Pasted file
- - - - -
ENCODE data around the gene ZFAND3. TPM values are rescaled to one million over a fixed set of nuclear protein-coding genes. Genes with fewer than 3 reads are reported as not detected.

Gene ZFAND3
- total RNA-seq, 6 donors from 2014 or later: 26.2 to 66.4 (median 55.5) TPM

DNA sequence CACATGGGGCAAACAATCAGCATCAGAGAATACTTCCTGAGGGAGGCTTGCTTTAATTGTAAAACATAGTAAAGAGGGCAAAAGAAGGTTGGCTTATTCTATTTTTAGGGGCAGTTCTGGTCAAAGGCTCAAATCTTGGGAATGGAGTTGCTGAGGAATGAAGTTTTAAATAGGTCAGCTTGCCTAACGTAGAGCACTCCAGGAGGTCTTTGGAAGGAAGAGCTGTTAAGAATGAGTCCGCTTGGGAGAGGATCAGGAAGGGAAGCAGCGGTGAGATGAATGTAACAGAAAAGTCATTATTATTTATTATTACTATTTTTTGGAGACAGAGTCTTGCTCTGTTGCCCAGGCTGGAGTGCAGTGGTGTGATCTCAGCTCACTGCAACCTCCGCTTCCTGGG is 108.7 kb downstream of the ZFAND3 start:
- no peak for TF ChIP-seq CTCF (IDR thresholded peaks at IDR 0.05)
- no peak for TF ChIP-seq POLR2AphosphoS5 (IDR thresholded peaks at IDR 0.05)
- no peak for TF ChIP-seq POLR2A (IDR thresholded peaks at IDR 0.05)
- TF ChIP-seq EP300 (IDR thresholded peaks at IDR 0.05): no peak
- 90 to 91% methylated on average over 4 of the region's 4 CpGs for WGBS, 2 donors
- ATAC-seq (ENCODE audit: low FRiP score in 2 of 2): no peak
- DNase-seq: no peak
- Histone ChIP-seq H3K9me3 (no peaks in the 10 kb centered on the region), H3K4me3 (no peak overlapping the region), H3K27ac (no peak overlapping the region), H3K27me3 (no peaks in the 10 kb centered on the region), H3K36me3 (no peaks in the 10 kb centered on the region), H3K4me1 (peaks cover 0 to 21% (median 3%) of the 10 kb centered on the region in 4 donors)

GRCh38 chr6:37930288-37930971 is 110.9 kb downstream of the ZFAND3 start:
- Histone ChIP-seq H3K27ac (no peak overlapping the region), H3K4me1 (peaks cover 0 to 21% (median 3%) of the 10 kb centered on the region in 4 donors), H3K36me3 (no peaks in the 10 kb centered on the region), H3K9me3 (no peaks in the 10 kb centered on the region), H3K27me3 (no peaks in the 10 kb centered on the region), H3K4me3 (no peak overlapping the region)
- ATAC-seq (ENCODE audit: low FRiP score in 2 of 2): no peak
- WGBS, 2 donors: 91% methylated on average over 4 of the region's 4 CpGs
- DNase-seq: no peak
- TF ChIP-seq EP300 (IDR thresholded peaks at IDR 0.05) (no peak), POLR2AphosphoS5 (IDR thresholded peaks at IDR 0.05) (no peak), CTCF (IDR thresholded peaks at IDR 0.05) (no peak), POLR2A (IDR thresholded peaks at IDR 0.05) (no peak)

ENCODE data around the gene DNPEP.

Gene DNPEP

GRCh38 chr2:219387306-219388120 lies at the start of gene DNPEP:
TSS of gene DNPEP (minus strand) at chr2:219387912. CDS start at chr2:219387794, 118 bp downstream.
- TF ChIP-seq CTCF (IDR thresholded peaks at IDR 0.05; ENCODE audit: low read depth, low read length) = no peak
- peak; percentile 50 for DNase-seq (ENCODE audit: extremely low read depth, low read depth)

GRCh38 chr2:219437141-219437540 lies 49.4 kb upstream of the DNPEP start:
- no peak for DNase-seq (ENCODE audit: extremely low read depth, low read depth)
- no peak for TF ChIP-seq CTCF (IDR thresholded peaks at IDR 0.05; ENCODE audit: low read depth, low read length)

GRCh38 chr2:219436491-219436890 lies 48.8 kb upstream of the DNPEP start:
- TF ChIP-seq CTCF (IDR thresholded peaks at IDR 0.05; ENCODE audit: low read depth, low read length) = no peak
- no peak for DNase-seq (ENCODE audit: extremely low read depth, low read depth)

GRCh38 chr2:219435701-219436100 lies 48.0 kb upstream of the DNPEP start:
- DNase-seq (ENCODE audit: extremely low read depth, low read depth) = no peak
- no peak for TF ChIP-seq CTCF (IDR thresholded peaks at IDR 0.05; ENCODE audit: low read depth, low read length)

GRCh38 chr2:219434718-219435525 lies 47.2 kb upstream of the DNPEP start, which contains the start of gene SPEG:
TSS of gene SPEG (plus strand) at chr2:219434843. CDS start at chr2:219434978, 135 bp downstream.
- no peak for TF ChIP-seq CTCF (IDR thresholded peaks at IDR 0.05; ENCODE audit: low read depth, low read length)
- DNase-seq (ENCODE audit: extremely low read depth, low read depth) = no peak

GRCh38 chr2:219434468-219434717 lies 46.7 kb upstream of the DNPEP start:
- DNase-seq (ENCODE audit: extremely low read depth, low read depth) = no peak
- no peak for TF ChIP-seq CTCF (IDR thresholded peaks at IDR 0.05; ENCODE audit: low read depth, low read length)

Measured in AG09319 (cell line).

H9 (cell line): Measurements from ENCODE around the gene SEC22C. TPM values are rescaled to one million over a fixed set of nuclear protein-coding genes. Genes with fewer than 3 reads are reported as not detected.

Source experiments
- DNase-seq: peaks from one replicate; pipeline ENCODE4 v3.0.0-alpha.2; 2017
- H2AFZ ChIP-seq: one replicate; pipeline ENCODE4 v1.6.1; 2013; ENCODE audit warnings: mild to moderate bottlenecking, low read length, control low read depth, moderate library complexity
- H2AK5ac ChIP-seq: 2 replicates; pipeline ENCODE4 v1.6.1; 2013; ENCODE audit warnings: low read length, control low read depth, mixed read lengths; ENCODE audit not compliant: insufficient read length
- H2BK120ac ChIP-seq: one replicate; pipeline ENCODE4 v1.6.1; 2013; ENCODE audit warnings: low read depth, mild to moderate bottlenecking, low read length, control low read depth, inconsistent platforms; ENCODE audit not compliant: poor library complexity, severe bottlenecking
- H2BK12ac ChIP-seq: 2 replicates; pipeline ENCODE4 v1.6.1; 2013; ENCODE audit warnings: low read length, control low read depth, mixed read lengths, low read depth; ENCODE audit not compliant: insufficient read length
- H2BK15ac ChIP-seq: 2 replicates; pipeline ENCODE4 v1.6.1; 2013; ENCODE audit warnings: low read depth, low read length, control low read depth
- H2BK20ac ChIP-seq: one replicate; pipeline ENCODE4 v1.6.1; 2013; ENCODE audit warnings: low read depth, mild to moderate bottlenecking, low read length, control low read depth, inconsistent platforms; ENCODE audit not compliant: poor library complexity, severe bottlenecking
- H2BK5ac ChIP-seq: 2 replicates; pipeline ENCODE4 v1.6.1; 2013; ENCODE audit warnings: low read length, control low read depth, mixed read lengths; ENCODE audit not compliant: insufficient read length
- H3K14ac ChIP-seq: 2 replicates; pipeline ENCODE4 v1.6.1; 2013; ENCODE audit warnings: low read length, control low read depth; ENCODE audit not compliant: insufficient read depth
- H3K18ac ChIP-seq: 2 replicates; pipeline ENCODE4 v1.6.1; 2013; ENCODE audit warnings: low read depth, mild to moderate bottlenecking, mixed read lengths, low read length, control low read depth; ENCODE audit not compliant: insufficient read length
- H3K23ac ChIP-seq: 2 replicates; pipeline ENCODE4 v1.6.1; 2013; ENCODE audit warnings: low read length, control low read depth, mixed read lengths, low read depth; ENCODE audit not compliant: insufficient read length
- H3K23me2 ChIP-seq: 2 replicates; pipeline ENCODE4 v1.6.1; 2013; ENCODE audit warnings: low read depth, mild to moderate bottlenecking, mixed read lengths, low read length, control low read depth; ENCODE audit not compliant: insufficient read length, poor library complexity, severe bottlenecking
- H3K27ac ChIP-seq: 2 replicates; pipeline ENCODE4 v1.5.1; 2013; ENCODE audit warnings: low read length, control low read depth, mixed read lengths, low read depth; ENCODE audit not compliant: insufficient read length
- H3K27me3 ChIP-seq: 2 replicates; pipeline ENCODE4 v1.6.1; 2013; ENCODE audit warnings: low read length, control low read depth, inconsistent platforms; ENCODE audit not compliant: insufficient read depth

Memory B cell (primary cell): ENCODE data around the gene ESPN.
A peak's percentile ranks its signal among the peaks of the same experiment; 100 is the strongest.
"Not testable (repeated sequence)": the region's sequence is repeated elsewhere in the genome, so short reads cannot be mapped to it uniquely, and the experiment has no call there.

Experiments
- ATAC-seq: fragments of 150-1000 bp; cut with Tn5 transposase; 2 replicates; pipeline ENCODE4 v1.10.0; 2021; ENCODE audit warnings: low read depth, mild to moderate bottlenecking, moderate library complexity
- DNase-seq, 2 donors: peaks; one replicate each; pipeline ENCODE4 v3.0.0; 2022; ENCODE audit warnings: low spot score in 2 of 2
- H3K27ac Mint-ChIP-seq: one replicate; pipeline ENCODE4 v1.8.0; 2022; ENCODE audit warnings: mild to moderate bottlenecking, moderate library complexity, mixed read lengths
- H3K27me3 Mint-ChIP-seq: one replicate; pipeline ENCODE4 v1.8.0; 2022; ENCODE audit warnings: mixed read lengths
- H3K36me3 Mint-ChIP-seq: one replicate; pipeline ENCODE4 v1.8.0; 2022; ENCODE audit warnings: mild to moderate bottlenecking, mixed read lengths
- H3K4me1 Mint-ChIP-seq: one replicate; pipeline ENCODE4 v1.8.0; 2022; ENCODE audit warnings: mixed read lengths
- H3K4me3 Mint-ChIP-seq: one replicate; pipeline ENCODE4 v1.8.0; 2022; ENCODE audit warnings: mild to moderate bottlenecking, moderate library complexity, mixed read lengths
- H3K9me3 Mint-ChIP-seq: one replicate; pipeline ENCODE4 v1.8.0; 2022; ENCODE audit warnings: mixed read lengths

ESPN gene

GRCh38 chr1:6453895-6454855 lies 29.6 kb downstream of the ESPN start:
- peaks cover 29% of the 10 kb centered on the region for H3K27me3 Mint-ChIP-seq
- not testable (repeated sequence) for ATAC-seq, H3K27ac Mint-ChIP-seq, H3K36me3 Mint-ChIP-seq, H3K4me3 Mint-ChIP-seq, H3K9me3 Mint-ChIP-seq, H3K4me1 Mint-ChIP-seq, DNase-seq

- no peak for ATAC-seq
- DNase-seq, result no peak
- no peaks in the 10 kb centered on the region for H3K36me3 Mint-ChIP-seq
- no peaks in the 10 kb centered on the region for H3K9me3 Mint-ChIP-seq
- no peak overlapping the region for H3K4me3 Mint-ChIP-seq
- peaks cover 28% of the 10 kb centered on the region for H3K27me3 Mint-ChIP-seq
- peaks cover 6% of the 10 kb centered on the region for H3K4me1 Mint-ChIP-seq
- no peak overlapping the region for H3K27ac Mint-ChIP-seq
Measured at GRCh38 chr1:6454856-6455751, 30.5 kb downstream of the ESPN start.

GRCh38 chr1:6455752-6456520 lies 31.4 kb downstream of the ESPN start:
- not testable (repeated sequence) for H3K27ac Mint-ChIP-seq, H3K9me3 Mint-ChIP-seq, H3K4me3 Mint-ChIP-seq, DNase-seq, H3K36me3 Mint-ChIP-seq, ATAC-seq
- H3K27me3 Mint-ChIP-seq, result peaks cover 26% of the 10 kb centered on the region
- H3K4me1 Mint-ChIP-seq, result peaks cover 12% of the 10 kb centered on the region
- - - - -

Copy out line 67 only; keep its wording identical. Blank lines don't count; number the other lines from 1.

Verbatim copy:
- H3K4me1 Mint-ChIP-seq: one replicate; pipeline ENCODE4 v1.8.0; 2022; ENCODE audit warnings: mixed read lengths